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Teaching Philosophy

Why music?


For a musician, asking "Why music?" is like asking, "Why breathe?" It is part of our identity, our life, and our reason for living!


Perhaps the better question is: Why is music important for those whom we teach?

Perhaps it is to develop the brain: There are many high-level motor skills that any musician - young or just young at heart - will develop. These coordination skills take time, but learning an instrument is a wonderful and enjoyable way to optimize the brain, especially in the areas of eye-hand coordination, rhythm, spatial awareness, pattern recognition, sound processing, and learning fractions. The brain stem and corpus callosum, which is the bundle of nerves that connects the right and left hemispheres of the brain, are trained in a thousand ways when learning music!

Perhaps music is prayer!

"To sing is to pray twice." - St. Augustine

“An essential function of genuine beauty, as emphasized by Plato, is that it gives man a healthy ‘shock,’ it draws him out of himself, wrenches him away from resignation and from being content with the humdrum — it even... pierces him like a dart, but in so doing, it ‘reawakens’ him, opening afresh the eyes of his heart and mind, giving him wings, carrying him aloft.”

— Benedict XVI, Meeting with Artists

I believe that music fills a hole in the human experience, can lift us up out of the ordinary, and can create peace and connection, both personally and socially. Learning to play music helps students understand themselves and the world around them on a deeper level.


Music students also LEARN how to LEARN:

How to study

How to break things apart

How to recognize patterns in music and in nature

How to work through a problem

How to practice "perfect" (if that's possible)

How to create their own unique voice

How to ask the hard questions

How to write music that emotionally affects us and why.


My number one goal with lessons is for you to LOVE MUSIC and be fascinated by it. If the music is enthralling, and you can't get enough of it, you will do it for fun for your whole life!

Developing your musical ability is almost entirely dependent on practice time and interest in it. A shocking number of great musicians were mostly self-taught but spent countless hours playing, listening, and imitating what they heard. They were enthralled!

I want music to be a time of play. In the case of children, I want music to be a time of one-on-one friendship and play between you and your childIdeally, practice time will be your daily 30 minute one-on-one time to spend developing your relationship - exploring and creating something fun together! (See Dr. Suzuki's book Nurtured by Love for ideas.)


One Mom of my 3 littlest students has a weekly "listening" tea party where she plays music during lunch; it's usually some classical music she likes on YouTube. They have daily practice after lunch. (Tip: Set a practice time!) The first few months were a struggle, but now, her kids do it automatically after lunch as just part of their routine and love it. It's their family thing to do together. The kids are 7, 5, and 3. The three year old insists on the daily practice time!

If music becomes too much pressure, it will be a constant battle with yourself - or your kids, and it can become an unfortunate and unpleasant memory. (I saw this numerous times growing up.) Many parents sucked the joy right out of their kids' music because of competition with other kids, competition with other parents, wanting a prodigy, or, in today's terms, comparison with a YouTube violin prodigy.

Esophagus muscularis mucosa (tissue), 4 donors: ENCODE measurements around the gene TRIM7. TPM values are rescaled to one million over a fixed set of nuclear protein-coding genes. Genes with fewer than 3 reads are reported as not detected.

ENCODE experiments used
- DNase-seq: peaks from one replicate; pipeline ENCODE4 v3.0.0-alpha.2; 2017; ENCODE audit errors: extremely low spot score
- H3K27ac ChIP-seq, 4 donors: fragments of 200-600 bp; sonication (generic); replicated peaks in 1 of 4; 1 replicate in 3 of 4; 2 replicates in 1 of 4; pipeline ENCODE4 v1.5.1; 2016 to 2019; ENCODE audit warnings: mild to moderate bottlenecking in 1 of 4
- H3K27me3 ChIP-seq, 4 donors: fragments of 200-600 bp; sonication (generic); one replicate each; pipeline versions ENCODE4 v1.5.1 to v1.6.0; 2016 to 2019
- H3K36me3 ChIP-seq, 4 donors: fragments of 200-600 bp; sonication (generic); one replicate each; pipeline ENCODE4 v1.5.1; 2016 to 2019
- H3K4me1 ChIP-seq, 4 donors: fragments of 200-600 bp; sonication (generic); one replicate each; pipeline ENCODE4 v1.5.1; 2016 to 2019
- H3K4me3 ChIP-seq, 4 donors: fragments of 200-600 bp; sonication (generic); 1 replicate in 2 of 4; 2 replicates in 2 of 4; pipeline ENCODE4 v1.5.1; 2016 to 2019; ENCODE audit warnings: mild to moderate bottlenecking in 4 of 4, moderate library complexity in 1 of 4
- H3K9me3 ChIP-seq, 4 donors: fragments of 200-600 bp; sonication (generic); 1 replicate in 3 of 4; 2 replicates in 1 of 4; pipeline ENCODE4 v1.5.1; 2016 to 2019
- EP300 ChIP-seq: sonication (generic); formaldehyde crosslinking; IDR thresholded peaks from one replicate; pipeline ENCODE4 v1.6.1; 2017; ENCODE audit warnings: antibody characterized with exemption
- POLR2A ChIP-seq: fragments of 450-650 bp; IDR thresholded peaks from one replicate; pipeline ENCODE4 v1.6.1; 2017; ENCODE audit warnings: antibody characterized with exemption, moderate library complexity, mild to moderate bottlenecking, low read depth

Whether you are an excellent adult amateur or a young beginner, my goal is not to create the next Beethoven - an unhappy and tormented soul. My goal is to mentor maybe the next Dvorak, Haydn, Borodin, or Bach - happy, successful musicians - or even better - a great physician, teacher, parent, or engineer - to help develop their joyful soul. We need more contented and creative people who spread joy in their lives! 

Why learn music? Music helps us celebrate life!

Rachel is available to teach and conduct:

  • All-State / All-County Orchestras

  • Solo & Ensemble Festivals

  • Summer Music Festivals

  • Orchestra Clinics 

  • Violin, Viola, Cello, Ukulele, Piano, Music Theory, and Conducting Lessons

Middle & High School Orchestras  

Video Resource

  • Are you looking for ways to help your students practice the “tricky spots” at home? 

  • Would you like video resources for your students - made by a professional string player - that are free and easy-to-find online?

  • Meet your students where they are - ONLINE! For free. On youtube.

  • Available for your use in the classroom and anywhere there is internet.


Free videos are available to you and your students on youtube! A selection of favorite educational pieces have been chosen in order to help you find and teach some of the best music out there! Videos include slow, medium, and up-to-tempo video recordings to help your student practice effectively at his or her level.


At the end of the year, I create recording projects with my young students. They are unique and creative for each student. I teach them how to use Garageband and then record them using looping and layers of tracks. Their final product is a YouTube video or CD - complete with a jewel case they design - that they can give to friends and family for holiday gifts! 

Purple Tofu - Young Violin Student
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Cripple Creek - Young Violin Student
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Bouree by J.S. Bach - Violin Student
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